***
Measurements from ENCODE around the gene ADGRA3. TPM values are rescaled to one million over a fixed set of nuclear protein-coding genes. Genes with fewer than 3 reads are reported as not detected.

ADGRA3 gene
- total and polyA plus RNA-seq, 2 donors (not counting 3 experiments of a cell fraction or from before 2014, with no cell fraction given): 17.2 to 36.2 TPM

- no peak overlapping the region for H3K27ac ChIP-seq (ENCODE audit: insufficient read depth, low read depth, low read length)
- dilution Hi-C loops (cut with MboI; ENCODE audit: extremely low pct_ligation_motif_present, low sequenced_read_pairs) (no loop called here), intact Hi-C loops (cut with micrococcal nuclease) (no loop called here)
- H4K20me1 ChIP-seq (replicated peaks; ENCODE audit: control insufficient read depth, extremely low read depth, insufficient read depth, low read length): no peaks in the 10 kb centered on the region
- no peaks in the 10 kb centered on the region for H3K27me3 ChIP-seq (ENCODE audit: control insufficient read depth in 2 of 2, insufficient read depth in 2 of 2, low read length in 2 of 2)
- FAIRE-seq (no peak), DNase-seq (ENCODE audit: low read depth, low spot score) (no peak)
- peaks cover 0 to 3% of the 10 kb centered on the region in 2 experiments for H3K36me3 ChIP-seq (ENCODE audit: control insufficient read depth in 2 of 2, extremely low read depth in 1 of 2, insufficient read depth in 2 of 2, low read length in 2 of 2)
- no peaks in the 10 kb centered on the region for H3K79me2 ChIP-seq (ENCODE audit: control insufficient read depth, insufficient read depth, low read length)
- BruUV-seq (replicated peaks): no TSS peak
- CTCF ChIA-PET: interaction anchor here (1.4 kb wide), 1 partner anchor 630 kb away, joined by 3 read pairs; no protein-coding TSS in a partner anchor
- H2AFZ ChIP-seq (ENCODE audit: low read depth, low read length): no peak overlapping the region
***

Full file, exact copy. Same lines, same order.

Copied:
Measurements from ENCODE around the gene ADGRA3. TPM values are rescaled to one million over a fixed set of nuclear protein-coding genes. Genes with fewer than 3 reads are reported as not detected.

ADGRA3 gene
- total and polyA plus RNA-seq, 2 donors (not counting 3 experiments of a cell fraction or from before 2014, with no cell fraction given): 17.2 to 36.2 TPM

- no peak overlapping the region for H3K27ac ChIP-seq (ENCODE audit: insufficient read depth, low read depth, low read length)
- dilution Hi-C loops (cut with MboI; ENCODE audit: extremely low pct_ligation_motif_present, low sequenced_read_pairs) (no loop called here), intact Hi-C loops (cut with micrococcal nuclease) (no loop called here)
- H4K20me1 ChIP-seq (replicated peaks; ENCODE audit: control insufficient read depth, extremely low read depth, insufficient read depth, low read length): no peaks in the 10 kb centered on the region
- no peaks in the 10 kb centered on the region for H3K27me3 ChIP-seq (ENCODE audit: control insufficient read depth in 2 of 2, insufficient read depth in 2 of 2, low read length in 2 of 2)
- FAIRE-seq (no peak), DNase-seq (ENCODE audit: low read depth, low spot score) (no peak)
- peaks cover 0 to 3% of the 10 kb centered on the region in 2 experiments for H3K36me3 ChIP-seq (ENCODE audit: control insufficient read depth in 2 of 2, extremely low read depth in 1 of 2, insufficient read depth in 2 of 2, low read length in 2 of 2)
- no peaks in the 10 kb centered on the region for H3K79me2 ChIP-seq (ENCODE audit: control insufficient read depth, insufficient read depth, low read length)
- BruUV-seq (replicated peaks): no TSS peak
- CTCF ChIA-PET: interaction anchor here (1.4 kb wide), 1 partner anchor 630 kb away, joined by 3 read pairs; no protein-coding TSS in a partner anchor
- H2AFZ ChIP-seq (ENCODE audit: low read depth, low read length): no peak overlapping the region